Putting our Heads Together

Putting our Heads Together
I don't think he sees me

Saturday, December 27, 2014

Feet of Clay

I explore my childhood from a distance.  Observing it from Colorado, from Greenville, from Charleston - anywhere but Orangeburg, cradle of my cradle. I am not sure why. There are no great traumas that I am hiding from. I am not claiming a perfect childhood, or some idyllic movie-like home town.  But growing up the pains were large enough to teach without deep scarring, and the smiles were not so bright as to blind.
Still as I sit at my mom’s home in Greenville, I reflect on my walk this morning and the shimmering echoes of the past that it brought to mind. I marveled at the woods, so unlike the woods of Colorado. In Colorado, the land has seemingly swelled to create the space that is there. Its forest are populated without density, the gaps in even the thickest areas may be safely penetrated by the casual hiker or by snow skiers going thirty miles per hours. To get through the woods here you have to want to. The trees gather and cluster and crowd, deadfalls are fences and briars are barbed wire. They are challenges no child can resist and no skier would dare.
Thinking of the woods, I cannot leave a reverie of them without nodding to the trees. Here there are pines, and oaks, and maples, and others that tower straight and strong, racing each other for the clouds. They push against roads, to hem them in by day, and to add reflecting power to the headlights on them at night. They keep watch over you at the same time they keep you from seeing too far, bringing you the horizon and  making it attainable. By contrast, I now live where trees feel like dwarves and protect you from nothing. They are unable to grow in sky-reaching enclaves and most of those that aspire to are gnarled in the effort. The exception is the Aspen with its white bark like some pure knight’s armor. They grow straight and true and tall after a fashion, but pretenders to the faith like cotton woods and elms have simply earned the reputation of trash trees. They grow fast, spread thin, and give into age with twisted forms that huddle bare in the winter reminding me of some desperate, Shakespearian hags.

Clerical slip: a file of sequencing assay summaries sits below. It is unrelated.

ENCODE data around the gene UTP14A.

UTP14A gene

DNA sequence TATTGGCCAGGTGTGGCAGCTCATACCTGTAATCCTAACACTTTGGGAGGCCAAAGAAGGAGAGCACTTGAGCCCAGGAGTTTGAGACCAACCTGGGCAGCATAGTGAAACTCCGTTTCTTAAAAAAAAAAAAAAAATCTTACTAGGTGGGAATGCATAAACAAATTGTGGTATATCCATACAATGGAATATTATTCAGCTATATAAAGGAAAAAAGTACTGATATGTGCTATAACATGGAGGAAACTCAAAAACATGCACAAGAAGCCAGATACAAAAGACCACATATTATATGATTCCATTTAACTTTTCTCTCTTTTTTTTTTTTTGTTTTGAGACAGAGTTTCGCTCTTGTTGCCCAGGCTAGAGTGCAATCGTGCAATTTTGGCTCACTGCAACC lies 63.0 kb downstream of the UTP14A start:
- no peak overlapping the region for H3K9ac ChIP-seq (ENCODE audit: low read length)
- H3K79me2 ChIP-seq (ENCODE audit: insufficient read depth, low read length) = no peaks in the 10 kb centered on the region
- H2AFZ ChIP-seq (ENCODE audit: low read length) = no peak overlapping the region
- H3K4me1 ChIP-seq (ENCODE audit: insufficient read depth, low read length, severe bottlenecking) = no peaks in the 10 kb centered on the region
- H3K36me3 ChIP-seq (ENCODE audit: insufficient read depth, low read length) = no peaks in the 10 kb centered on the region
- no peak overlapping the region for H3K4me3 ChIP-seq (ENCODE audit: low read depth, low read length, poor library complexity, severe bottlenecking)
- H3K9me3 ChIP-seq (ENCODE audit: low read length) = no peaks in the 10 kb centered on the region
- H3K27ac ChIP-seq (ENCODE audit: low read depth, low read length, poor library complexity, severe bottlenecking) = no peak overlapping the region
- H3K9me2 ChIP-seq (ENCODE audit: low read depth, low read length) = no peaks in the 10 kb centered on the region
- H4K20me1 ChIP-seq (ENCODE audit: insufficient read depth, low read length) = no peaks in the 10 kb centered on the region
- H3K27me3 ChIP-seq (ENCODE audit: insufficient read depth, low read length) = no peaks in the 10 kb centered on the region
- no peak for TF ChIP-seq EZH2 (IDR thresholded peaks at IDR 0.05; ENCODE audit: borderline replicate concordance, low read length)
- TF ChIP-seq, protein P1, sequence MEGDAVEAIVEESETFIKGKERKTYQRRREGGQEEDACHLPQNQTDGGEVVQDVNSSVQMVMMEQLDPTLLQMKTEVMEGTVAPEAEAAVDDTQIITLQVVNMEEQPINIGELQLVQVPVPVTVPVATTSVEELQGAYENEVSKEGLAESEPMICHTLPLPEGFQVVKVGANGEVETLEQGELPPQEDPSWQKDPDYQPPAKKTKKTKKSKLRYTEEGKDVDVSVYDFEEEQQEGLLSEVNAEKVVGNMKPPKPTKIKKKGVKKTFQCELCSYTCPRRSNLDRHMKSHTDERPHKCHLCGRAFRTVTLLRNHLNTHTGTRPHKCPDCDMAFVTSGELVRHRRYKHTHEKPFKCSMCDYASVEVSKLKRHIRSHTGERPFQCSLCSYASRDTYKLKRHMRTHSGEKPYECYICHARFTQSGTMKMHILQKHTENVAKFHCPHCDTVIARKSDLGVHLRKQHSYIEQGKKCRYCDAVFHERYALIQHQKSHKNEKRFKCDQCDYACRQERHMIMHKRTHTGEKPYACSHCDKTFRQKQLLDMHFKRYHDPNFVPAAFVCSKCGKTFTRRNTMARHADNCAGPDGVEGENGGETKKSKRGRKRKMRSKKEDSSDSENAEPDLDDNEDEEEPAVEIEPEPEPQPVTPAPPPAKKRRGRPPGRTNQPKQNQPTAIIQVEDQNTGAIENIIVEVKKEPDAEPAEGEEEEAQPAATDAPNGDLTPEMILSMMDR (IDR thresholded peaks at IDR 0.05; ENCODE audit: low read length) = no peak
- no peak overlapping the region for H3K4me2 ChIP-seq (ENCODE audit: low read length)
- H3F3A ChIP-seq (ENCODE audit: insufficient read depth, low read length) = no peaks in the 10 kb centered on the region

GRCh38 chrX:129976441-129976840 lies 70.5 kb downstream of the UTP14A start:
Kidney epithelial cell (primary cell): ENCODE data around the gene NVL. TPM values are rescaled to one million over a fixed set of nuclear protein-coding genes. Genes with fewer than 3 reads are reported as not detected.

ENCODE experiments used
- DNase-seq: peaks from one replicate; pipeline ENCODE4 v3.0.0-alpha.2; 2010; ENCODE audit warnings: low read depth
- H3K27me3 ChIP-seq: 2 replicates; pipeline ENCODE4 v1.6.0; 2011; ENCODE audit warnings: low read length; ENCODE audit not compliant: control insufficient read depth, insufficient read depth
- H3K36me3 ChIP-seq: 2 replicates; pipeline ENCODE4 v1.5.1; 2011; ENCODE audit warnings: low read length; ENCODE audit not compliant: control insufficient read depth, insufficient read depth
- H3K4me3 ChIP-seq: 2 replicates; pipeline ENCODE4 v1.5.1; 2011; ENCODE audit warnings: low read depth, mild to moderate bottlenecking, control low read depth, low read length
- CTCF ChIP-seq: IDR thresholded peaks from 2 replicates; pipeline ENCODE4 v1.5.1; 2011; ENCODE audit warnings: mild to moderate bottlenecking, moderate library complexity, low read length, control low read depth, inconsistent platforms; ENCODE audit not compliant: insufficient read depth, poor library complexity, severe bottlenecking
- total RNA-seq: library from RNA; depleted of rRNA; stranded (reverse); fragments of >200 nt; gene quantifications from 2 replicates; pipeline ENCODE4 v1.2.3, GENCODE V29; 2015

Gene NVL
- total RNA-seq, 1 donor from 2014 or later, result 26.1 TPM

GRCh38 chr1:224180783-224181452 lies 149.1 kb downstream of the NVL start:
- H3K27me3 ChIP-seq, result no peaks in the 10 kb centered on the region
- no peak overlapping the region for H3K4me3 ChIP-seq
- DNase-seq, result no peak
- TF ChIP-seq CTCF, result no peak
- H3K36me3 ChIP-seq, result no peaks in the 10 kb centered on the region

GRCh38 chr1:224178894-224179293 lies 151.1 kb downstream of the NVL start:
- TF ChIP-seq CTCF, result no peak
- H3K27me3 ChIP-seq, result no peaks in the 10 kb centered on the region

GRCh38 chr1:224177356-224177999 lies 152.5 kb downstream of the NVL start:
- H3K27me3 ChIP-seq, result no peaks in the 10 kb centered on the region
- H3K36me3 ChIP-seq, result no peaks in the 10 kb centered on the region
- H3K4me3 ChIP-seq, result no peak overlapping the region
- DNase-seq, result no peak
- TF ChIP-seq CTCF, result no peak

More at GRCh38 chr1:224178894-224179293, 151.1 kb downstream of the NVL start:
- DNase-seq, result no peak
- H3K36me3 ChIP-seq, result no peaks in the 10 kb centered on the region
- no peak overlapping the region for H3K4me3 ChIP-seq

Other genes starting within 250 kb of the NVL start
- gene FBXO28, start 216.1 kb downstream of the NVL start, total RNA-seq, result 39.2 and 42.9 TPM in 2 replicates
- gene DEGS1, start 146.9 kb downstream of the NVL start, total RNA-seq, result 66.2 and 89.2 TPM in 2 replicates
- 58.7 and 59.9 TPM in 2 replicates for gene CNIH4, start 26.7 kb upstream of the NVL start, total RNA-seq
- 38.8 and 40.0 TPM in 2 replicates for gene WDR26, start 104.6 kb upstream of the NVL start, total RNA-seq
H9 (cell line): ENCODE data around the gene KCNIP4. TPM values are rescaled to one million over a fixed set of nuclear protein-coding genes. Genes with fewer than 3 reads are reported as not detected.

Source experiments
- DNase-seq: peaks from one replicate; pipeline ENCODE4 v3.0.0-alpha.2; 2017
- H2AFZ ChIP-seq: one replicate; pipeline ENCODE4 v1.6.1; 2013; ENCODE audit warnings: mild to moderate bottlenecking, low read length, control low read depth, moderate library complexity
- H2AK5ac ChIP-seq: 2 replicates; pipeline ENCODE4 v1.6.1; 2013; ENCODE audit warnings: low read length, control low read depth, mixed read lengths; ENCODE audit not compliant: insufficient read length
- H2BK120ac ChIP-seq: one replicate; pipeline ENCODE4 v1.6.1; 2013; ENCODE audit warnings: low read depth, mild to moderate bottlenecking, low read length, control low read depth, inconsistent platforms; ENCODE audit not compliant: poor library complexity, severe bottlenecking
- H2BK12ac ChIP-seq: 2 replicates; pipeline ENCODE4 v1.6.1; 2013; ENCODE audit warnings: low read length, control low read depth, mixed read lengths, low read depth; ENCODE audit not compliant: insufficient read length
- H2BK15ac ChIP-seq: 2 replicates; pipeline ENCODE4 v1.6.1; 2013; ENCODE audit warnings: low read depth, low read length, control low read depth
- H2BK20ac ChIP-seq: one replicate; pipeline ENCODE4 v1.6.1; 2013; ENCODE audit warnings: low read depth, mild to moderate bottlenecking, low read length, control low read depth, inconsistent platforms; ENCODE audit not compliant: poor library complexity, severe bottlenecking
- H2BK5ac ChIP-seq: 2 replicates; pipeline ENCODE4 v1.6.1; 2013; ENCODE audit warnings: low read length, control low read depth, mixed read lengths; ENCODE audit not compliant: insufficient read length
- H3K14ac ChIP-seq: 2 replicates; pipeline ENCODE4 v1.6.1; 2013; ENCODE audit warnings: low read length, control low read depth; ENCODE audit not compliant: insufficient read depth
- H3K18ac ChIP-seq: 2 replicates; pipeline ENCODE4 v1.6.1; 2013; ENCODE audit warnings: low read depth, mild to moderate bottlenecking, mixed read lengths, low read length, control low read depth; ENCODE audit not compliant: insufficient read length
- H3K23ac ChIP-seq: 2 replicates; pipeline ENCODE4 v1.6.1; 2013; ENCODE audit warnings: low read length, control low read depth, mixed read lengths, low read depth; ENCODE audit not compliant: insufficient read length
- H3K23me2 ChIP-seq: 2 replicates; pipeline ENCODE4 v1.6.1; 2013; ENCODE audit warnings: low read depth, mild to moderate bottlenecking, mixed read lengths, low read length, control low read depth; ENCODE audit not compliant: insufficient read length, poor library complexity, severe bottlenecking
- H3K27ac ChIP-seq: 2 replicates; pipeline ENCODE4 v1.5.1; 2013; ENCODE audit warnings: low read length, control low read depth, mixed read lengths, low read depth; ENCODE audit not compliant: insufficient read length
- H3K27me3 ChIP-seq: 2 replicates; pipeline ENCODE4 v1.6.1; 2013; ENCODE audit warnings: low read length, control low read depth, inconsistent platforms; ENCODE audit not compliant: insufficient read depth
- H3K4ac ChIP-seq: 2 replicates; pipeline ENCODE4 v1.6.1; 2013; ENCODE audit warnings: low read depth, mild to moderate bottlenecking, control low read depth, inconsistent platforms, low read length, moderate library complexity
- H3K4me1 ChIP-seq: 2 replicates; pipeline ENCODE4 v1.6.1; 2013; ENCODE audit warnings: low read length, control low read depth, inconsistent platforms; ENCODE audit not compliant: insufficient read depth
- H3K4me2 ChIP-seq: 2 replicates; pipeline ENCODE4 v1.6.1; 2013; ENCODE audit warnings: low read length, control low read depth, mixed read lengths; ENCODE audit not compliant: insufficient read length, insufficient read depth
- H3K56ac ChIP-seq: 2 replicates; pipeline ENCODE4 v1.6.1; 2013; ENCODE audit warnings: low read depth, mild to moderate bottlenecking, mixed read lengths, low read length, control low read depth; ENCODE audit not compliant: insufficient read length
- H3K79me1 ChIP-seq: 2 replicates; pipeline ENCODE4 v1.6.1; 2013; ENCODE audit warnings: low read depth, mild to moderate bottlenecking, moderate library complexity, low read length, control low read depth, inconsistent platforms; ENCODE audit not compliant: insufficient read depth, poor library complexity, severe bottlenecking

Also as I walked, I could see the red clay of South Carolina wherever the grass thinned or some earth mover had just begun its work.  I could remember when I used to play with it, imagining that I could form it with my hands, becoming a potter. I would make bowls and rustic mugs and thick red plates, but I knew nothing of the firing process required to harden these creations into the real thing much less what a glaze was. These childhood makings would melt as the fantasies they were with the first addition of creek water. I didn’t spend much time doing this, but enough time to know the clay, to recognize it as something more than Playdough or Silly Putty. Carolina clay has heft, a plastic density, a gravitas that no man made substance could come close to. I could look at this clay showing through the land at every opportunity and remember the feel of it between my toes during a warm summer rain. In some primal part of my mind, I believe that the clay that covered my feet was a binding agent for my soul, that I could leave the land but the land would never leave me.
These vision and others tumbled to me as I walked among my kin on familiar ground so similar to the pathways and hideouts I had as a boy. All around me tendrils of fog-like memory lead back to the swamp at the end of my street, the playgrounds where we played tag football, the streets and trails I would run, the faces that crowded my youth. I feel their pull, but I also feel safety from them at this distance of miles and years.
I can rationalize this vantage point on my life by saying to myself that I wouldn’t know ten people still in Orangeburg. That the circle of friends that surrounded me as a boy have themselves spread to points well beyond the banks of the Edisto River. But I know if I were to go back, and walk her streets, somewhere I would run across someone who would say, “Aren’t you a Handal?” In my heart, I know that I will never be completely removed from my home town, and I can’t explain why I keep my distance and have never waded into the complete nostalgia of her. Maybe I am afraid Orangeburg has changed too much. Maybe I am worried that my woods are now all housing developments, and the pine straw trails I used to run are now sidewalks or paved streets. I think if I am honestly admitting, the thought of Orangeburg scares me now, because it can’t be what it was. And that’s alright, there are some things that can be best viewed without perspective or without the confusing context of the present. Childhood is one of those things.